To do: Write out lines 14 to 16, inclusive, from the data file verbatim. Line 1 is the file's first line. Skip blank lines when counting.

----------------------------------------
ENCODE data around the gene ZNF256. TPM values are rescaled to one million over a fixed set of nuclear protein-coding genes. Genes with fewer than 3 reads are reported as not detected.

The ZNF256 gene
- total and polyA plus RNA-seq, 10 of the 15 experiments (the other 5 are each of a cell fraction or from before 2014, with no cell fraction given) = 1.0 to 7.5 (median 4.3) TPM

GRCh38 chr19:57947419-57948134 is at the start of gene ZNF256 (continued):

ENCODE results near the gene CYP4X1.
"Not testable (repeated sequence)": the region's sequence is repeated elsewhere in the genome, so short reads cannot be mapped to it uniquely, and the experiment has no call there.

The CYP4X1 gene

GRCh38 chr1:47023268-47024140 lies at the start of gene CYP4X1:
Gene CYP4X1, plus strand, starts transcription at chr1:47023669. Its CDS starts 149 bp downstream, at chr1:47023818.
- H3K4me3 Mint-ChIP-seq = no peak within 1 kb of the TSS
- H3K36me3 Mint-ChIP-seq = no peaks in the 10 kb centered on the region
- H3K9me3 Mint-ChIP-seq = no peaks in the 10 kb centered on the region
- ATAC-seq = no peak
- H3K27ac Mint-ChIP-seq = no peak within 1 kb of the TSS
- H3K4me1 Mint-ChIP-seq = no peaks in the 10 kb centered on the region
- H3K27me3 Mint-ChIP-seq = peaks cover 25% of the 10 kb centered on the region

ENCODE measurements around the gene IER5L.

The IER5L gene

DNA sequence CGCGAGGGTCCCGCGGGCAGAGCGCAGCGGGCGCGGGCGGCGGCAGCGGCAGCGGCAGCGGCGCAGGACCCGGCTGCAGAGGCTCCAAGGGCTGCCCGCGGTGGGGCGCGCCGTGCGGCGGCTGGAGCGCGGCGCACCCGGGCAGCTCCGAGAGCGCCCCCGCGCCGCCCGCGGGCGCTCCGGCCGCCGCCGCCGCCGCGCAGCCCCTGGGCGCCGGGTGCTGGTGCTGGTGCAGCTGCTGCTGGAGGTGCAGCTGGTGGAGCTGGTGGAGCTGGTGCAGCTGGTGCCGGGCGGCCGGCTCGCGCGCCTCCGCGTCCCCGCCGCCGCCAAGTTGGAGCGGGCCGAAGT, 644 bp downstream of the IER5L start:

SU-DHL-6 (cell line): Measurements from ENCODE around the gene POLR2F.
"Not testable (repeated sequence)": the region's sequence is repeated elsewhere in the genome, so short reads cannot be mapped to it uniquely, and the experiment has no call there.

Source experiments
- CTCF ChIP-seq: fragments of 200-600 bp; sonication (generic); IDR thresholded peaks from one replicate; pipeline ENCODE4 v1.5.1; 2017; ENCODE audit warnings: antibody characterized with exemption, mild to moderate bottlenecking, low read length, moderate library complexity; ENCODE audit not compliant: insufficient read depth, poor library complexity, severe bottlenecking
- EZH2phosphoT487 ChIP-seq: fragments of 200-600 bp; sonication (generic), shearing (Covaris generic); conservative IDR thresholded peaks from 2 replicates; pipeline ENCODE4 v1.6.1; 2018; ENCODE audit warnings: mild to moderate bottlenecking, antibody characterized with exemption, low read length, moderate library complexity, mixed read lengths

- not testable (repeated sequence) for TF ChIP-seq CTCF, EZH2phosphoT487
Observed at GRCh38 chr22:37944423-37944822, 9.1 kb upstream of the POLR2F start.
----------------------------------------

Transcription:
- H3K27ac Mint-ChIP-seq = no peak within 1 kb of the TSS
- H3K4me1 Mint-ChIP-seq = no peaks in the 10 kb centered on the region
- H3K27me3 Mint-ChIP-seq = peaks cover 25% of the 10 kb centered on the region